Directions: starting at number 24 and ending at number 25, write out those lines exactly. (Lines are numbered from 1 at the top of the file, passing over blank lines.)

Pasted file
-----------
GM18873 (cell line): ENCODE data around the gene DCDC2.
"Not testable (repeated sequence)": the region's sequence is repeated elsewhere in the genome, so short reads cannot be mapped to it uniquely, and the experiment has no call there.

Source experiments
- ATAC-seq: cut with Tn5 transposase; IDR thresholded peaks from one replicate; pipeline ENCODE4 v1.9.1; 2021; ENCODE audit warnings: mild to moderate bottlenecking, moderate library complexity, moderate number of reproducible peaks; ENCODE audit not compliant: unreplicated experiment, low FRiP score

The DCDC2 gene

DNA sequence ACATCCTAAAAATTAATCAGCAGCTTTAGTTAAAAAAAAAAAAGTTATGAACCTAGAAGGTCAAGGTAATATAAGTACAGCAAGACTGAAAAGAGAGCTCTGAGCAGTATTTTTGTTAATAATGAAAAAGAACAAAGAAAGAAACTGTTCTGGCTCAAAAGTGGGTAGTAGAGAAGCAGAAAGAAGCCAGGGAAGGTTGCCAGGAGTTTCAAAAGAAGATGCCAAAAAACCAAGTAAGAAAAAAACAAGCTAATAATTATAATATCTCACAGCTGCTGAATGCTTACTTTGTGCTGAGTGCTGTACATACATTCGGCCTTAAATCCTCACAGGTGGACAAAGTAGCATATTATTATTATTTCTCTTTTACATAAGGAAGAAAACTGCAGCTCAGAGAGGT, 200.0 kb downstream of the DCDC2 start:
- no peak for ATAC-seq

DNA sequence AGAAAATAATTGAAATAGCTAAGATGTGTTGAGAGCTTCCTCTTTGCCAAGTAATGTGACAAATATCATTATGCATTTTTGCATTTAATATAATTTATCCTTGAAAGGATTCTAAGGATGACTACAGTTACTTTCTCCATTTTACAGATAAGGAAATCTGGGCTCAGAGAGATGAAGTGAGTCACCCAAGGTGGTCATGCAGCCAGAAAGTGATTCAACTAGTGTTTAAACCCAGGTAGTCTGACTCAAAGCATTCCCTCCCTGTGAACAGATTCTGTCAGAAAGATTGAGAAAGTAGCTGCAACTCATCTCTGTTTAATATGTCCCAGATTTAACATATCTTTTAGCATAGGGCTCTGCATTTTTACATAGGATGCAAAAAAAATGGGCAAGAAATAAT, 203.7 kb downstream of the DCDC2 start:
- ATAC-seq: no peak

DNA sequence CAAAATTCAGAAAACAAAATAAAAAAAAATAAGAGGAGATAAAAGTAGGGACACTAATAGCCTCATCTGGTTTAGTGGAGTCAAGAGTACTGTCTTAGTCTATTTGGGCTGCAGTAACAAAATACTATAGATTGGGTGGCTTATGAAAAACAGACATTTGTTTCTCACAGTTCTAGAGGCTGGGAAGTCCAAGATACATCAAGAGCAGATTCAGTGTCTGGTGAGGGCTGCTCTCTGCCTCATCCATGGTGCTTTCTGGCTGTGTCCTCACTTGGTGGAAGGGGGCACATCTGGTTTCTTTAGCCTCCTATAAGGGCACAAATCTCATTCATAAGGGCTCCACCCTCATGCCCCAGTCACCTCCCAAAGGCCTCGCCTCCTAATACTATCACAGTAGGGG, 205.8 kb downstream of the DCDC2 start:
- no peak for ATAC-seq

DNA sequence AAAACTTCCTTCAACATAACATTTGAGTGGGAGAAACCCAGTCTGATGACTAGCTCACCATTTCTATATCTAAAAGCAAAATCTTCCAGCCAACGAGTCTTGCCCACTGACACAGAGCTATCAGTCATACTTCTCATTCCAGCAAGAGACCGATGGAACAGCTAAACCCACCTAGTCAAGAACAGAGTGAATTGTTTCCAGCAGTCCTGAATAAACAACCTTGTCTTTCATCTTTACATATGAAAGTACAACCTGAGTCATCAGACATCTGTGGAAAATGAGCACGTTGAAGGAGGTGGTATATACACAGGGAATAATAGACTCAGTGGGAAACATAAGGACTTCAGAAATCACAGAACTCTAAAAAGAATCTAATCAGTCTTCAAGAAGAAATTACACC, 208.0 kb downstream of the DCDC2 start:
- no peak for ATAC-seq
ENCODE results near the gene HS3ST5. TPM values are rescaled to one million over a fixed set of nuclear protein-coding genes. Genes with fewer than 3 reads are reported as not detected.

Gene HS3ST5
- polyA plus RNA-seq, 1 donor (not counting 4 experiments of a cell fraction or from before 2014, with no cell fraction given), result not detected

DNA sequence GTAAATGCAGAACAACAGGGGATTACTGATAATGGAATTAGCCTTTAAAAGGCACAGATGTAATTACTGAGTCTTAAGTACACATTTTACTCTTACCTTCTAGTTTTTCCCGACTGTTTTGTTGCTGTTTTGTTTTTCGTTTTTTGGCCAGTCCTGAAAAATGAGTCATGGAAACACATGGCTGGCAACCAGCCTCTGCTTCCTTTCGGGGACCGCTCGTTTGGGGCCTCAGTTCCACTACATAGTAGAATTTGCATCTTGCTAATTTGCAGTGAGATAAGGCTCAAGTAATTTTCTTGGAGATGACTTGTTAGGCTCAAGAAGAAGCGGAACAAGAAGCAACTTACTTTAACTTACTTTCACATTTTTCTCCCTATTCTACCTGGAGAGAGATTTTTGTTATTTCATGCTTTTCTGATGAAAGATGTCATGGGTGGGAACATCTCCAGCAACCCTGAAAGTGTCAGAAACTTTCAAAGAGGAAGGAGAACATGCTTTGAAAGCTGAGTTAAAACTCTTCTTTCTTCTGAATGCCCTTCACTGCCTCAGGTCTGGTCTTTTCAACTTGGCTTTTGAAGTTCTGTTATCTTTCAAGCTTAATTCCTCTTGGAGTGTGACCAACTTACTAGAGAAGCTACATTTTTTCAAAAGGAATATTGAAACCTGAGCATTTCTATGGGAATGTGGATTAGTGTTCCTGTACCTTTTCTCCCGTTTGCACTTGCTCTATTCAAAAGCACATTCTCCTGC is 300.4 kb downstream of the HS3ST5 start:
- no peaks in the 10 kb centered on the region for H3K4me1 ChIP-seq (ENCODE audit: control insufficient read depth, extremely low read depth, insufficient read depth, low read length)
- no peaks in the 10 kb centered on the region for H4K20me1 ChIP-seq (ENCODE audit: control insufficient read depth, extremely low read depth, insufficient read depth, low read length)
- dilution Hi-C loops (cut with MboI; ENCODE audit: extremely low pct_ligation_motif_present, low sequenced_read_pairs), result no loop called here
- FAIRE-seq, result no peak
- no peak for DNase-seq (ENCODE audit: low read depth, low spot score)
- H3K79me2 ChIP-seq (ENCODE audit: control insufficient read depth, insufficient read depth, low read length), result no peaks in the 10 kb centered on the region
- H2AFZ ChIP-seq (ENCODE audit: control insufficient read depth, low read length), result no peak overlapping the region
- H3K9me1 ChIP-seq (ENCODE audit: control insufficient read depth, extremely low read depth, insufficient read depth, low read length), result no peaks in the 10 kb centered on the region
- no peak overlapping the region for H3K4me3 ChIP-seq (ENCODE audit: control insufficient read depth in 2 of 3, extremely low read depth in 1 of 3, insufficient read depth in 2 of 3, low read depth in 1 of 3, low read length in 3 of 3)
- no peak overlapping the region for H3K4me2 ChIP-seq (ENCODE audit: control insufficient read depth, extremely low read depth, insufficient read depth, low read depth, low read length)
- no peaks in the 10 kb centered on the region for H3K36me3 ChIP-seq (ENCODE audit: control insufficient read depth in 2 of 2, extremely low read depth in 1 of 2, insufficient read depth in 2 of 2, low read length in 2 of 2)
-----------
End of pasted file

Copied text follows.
- H2AFZ ChIP-seq (ENCODE audit: control insufficient read depth, low read length), result no peak overlapping the region
- H3K9me1 ChIP-seq (ENCODE audit: control insufficient read depth, extremely low read depth, insufficient read depth, low read length), result no peaks in the 10 kb centered on the region